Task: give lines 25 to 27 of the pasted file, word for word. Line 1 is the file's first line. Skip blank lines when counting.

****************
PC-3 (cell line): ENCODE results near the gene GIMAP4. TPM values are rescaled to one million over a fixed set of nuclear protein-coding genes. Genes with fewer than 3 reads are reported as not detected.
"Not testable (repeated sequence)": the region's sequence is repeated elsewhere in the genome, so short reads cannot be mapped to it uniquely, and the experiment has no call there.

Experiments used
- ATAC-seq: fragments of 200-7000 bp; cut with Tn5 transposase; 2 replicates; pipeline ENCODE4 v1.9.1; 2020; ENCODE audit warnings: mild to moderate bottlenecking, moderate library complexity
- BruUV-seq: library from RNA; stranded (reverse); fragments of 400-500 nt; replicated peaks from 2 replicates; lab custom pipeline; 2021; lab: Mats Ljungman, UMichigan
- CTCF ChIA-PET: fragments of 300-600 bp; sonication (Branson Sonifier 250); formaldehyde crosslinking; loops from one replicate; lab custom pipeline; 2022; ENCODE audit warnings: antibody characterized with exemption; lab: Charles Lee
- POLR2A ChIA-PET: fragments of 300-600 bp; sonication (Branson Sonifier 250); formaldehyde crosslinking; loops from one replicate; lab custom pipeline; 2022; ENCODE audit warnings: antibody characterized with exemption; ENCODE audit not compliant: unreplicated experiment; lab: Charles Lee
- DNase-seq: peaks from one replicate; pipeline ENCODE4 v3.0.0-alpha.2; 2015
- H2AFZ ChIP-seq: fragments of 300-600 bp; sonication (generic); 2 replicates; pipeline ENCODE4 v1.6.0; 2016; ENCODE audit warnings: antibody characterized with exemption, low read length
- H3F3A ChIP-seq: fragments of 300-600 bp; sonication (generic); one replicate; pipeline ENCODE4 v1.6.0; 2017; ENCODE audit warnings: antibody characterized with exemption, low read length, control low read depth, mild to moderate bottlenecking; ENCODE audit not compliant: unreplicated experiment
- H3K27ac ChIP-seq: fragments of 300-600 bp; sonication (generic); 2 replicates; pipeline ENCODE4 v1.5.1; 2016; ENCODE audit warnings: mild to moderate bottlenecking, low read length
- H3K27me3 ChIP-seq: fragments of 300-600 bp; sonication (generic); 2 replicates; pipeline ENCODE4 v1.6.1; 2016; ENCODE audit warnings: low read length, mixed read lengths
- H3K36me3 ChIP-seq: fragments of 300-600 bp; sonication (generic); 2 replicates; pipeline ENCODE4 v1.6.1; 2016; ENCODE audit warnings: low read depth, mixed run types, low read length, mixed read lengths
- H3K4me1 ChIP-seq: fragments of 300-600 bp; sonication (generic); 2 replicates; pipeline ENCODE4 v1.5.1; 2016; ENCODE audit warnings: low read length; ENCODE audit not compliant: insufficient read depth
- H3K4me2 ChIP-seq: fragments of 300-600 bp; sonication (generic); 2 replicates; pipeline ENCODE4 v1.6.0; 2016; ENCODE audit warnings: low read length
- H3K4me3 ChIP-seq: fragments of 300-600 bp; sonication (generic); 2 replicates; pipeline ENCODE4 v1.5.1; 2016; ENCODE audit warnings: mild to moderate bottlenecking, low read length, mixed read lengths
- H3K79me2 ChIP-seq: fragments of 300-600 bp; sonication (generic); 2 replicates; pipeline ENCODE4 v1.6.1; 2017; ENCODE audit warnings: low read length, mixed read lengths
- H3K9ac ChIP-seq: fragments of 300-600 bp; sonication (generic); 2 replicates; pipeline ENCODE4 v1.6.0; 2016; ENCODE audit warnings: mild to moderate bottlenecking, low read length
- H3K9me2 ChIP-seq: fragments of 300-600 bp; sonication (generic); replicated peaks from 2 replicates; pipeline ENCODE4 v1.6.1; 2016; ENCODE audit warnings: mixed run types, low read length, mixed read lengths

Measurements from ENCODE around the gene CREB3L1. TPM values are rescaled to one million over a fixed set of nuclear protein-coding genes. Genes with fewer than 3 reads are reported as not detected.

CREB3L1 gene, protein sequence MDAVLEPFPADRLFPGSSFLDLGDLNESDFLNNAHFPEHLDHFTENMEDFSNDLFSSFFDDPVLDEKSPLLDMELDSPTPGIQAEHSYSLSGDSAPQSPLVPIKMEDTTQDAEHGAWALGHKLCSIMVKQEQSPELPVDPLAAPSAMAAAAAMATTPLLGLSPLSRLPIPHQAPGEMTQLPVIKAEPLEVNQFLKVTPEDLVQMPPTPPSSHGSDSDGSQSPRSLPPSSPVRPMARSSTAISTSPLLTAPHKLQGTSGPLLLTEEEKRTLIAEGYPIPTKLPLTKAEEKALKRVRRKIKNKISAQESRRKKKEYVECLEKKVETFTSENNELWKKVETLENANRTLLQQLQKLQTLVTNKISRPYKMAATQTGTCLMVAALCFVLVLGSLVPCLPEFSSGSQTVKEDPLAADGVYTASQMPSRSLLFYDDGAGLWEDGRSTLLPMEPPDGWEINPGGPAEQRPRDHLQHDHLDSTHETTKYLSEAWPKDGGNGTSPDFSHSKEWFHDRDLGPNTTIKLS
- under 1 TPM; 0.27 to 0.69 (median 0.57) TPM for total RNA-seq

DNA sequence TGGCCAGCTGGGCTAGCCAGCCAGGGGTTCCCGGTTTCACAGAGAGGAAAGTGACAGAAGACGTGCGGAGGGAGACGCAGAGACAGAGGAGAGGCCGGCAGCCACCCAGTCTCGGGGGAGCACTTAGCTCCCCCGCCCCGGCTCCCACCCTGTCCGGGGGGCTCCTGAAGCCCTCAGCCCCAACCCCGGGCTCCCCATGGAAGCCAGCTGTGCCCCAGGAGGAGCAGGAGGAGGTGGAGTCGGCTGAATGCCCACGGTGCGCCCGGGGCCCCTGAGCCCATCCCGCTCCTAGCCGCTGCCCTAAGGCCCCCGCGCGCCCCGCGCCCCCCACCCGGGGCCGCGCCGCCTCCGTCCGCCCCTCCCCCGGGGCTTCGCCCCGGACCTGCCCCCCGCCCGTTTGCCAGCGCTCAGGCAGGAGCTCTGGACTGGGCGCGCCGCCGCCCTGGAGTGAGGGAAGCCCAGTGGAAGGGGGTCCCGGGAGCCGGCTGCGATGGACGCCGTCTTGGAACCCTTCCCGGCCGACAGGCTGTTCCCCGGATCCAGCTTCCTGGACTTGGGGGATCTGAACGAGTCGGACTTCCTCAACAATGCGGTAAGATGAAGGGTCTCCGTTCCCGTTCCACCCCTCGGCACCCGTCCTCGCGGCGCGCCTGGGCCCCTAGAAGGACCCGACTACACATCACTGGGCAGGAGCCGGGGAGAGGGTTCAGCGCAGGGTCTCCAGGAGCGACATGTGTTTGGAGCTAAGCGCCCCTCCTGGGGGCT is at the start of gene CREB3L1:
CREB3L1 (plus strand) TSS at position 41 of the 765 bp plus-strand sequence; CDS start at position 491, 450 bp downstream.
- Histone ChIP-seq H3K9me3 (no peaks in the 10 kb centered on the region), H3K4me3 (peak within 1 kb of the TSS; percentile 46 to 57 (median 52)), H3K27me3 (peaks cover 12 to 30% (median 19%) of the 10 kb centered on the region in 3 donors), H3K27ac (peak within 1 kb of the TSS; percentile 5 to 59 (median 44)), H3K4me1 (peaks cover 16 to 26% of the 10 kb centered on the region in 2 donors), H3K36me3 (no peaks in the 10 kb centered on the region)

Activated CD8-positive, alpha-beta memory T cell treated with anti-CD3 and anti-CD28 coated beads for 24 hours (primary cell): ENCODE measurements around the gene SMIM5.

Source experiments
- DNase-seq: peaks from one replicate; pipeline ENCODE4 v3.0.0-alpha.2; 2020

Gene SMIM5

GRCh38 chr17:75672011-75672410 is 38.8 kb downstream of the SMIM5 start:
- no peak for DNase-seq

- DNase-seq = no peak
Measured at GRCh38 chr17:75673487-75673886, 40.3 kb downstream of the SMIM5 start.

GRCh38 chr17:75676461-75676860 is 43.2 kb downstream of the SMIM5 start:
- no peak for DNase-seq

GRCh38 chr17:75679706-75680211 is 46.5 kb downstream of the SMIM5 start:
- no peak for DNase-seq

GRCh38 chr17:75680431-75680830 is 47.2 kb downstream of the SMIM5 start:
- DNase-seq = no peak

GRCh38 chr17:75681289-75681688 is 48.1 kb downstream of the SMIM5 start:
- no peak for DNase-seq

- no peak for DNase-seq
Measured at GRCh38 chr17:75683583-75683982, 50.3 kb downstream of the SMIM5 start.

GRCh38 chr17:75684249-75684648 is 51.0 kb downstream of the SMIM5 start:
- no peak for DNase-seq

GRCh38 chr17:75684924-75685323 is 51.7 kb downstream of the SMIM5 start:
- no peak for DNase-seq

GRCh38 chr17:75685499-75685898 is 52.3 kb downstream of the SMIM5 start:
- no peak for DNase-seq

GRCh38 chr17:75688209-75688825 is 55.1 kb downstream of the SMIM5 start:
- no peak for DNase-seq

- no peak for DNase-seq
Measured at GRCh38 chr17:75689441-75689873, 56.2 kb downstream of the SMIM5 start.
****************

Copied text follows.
- Histone ChIP-seq H3K9me3 (no peaks in the 10 kb centered on the region), H3K4me3 (peak within 1 kb of the TSS; percentile 46 to 57 (median 52)), H3K27me3 (peaks cover 12 to 30% (median 19%) of the 10 kb centered on the region in 3 donors), H3K27ac (peak within 1 kb of the TSS; percentile 5 to 59 (median 44)), H3K4me1 (peaks cover 16 to 26% of the 10 kb centered on the region in 2 donors), H3K36me3 (no peaks in the 10 kb centered on the region)

Activated CD8-positive, alpha-beta memory T cell treated with anti-CD3 and anti-CD28 coated beads for 24 hours (primary cell): ENCODE measurements around the gene SMIM5.

Source experiments